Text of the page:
NFL franchises have until May 3 to decide whether or not to exercise the 5th year options on their 2011 first round draft picks. Having already exercised the option on Defensive End Cameron Jordan, the New Orleans Saints, owners of two first rounders from that loaded draft, have still yet to come to a concrete decision on their other top pick from that group, Running Back Mark Ingram.
Should the team choose to pick up Ingram's option, the former Heisman winner would stand to earn over $5 million, which is a price tag that not only exceeds Ingram's production on the field, but is a higher rate than most free agent backs can get on the open market nowadays. For instance, Knowshon Moreno, coming off the best season of his career, will earn just over $3 million next season after signing with the Miami Dolphins as a free agent. Less than $2 million of that figure will be paid in his base salary. Will the Saints exercise Mark Ingram's 5th year option?
The Saints are still high on Ingram, and his reasonably strong finish to the 2013 season only strengthened those feelings. But even if he takes another productive step in the right direction in terms of his development as a runner, the team could still likely retain Ingram at a much more team-friendly rate.
Ingram is not likely to put up top-10 statistics as he will continue to share snaps with the likes of Pierre Thomas, Khiry Robinson and Travaris Cadet. Despite the team's decision to ship scatback Darren Sproles to the Eagles last month, Ingram will still be firmly ensconsed in a timeshare with his aforementioned teammates, and the possibility of adding another Running Back in the draft still exists.
Even if he were to have a career season in 2014, it makes almost as much sense to bypass the 5th year option and negotiate a long-term extension with Ingram as a free agent as it did to exercise Jordan's option, a move that was a sure fire no-brainer. Jordan is looking at a monster payday after the 2015 season, and given his production at the position he plays, exercising his option at a rate near $7 million is much better business than paying Ingram the over $5 million he would be scheduled to earn under the terms of his option year.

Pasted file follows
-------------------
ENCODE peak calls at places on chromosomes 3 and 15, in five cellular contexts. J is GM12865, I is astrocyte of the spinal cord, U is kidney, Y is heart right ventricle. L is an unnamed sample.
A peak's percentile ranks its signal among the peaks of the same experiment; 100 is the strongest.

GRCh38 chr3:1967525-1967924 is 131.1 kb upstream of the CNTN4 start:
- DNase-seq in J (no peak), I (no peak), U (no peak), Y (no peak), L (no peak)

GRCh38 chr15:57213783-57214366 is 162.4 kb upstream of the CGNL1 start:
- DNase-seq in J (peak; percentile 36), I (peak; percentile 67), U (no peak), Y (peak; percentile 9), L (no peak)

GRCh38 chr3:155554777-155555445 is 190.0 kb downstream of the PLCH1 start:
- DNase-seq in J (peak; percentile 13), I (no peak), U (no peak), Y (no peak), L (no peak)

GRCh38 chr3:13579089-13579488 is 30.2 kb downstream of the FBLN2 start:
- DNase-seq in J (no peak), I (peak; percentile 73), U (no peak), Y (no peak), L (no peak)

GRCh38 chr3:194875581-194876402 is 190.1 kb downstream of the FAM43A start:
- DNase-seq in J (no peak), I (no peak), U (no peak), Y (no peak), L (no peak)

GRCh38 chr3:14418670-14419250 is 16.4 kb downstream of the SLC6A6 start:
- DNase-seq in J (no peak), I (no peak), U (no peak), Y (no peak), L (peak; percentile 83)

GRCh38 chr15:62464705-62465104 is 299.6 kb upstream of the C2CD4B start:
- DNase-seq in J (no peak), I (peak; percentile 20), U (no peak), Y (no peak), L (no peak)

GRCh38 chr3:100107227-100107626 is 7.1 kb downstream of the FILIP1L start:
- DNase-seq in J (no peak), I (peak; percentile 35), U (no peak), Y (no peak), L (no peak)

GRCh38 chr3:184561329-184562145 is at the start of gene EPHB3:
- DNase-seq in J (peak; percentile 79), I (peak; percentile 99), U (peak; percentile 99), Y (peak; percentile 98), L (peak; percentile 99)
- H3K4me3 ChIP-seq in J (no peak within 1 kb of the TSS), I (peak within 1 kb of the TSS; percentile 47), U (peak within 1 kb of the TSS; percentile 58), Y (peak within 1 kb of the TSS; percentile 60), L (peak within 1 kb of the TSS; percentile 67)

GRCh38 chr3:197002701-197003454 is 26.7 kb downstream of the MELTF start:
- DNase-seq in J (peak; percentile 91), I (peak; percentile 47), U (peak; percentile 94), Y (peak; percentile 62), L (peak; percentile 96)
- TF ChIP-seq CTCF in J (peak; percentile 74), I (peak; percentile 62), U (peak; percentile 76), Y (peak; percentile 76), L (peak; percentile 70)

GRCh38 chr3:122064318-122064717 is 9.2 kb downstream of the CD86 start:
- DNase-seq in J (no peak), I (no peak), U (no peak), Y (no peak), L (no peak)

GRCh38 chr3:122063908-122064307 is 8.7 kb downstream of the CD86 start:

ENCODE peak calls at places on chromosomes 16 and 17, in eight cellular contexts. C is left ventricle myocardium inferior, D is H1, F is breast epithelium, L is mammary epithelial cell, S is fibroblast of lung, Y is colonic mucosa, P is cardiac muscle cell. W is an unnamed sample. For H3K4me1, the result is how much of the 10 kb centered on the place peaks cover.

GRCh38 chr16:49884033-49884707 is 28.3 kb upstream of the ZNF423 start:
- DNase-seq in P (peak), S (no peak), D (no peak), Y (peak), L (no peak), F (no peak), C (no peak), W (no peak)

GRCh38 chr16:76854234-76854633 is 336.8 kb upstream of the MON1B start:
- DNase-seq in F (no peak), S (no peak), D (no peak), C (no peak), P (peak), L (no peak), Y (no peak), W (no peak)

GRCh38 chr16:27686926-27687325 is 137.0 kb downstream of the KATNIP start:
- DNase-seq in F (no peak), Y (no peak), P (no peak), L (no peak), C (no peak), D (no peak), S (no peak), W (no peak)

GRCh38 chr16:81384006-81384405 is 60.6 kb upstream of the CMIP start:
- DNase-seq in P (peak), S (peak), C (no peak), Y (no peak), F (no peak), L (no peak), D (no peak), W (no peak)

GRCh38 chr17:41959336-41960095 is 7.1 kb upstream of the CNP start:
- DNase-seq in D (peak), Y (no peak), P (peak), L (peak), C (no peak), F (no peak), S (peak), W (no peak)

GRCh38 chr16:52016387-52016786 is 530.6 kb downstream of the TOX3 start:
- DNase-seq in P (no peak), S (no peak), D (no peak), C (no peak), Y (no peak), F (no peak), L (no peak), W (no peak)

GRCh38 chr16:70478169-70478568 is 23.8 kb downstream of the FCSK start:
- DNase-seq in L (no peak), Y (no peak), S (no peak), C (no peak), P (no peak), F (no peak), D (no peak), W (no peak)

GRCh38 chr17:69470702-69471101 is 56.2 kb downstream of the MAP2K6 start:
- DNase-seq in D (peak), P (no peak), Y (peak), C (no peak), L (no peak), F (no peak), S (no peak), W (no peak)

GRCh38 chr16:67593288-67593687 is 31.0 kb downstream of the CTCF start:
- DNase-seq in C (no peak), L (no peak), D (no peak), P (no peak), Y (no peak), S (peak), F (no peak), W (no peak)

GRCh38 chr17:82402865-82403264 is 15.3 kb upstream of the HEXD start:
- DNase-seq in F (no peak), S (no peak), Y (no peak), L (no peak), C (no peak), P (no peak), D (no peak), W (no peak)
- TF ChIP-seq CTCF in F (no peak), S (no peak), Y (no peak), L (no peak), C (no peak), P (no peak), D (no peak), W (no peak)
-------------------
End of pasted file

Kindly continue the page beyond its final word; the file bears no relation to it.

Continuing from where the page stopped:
Through three seasons as a pro, Mark Ingram has rushed for 1,462 yards and 11 touchdowns on 356 attempts. In addition to the Saints' committee approach at the tailback position, Toe injuries have also slowed the former Alabama rusher, though he appeared to round into form at the tail-end of the 2013 season. Ingram averaged over 6.5 yards per carry over the team's final 2 regular season matchups, while running for 146 yards on 28 carries and a score in the playoffs.
Ingram took advantage of the Philadelphia Eagles' alignment to tally 97 yards on the ground in the team's wildcard victory, as Philly had game-planned to try and prevent Drew Brees from picking them apart with his arm. However, the sledding was tougher in Seattle as Ingram lost a costly fumble and was held to 49 yards as the Saints fell to the eventual Super Bowl champion Seahawks. The team will hope that a healthy and well-conditioned Ingram can use his strong finish to set him up for more success in 2014.
Ingram has enjoyed most of his success when defenses line up in their Nickel packages. He averages 5.2 YPC against nickel defenses, while posting a more modest 4.3 YPC against base defenses. The Saints were able to use this to their advantage in their wildcard matchup with the Eagles, and hope to see the former Crimson Tide star put up better numbers against the stout base defenses he will face next season.
Though keeping Mark Ingram on board for more than just next season is very likely, it is just as unlikely that New Orleans decides to exercise his option year. It would not only be good business, but common sense, as Ingram should be able to be kept at a much lower rate. Nevertheless, the 24 year old could give the Saints every reason to pay him next spring with a strong 2014 campaign. Quite frankly, it's a problem the team would probably like to take on.